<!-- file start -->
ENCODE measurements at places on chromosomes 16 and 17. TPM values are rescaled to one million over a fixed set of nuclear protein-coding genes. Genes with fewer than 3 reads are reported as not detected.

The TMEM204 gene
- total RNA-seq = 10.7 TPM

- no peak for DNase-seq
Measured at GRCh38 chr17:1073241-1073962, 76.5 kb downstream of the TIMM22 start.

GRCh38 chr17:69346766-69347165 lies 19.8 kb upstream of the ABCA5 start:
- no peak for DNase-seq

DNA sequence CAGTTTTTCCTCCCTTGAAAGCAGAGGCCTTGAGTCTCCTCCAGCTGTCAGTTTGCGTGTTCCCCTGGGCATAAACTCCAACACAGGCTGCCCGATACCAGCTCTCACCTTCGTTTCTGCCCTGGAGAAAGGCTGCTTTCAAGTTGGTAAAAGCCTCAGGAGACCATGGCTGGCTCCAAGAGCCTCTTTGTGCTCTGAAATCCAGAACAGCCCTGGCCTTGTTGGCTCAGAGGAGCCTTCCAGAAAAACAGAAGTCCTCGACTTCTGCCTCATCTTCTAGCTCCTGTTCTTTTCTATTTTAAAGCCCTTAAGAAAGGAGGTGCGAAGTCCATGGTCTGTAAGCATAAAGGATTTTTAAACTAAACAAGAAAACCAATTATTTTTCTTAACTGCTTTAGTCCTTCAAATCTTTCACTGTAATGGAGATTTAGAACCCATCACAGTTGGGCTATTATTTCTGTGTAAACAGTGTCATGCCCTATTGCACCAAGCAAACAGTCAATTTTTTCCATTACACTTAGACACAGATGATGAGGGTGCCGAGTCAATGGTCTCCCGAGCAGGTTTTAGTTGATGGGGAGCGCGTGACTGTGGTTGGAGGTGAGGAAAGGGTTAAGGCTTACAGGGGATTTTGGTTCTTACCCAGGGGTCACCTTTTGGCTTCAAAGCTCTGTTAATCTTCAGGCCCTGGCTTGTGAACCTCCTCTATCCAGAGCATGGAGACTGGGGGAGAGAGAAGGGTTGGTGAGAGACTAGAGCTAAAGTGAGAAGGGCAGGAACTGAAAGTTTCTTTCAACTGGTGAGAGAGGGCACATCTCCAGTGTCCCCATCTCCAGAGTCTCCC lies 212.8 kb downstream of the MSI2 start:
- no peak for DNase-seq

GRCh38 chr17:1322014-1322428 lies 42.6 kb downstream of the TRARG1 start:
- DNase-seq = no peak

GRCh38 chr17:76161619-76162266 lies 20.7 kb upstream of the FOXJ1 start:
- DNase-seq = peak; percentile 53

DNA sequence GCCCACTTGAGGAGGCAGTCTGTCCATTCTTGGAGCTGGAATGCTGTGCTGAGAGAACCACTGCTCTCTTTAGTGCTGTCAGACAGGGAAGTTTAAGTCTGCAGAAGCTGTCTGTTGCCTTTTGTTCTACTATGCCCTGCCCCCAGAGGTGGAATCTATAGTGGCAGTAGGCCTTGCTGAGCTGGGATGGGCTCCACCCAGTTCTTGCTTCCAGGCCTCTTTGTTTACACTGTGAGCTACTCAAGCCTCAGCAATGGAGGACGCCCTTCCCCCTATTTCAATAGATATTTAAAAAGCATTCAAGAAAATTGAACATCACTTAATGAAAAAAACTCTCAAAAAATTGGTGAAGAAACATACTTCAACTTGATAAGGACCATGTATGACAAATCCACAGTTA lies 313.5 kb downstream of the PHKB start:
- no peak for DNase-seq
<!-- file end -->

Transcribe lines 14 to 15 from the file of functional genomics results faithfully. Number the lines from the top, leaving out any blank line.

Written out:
DNA sequence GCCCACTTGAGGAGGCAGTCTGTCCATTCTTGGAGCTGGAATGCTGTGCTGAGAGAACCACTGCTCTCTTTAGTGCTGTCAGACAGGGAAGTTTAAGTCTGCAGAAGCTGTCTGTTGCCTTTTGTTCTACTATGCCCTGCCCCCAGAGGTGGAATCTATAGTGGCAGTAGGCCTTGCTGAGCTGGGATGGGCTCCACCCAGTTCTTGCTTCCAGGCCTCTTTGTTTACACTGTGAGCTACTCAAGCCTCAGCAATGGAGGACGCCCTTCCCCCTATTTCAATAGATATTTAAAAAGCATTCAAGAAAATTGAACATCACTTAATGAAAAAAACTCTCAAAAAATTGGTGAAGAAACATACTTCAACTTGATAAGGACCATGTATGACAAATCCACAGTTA lies 313.5 kb downstream of the PHKB start:
- no peak for DNase-seq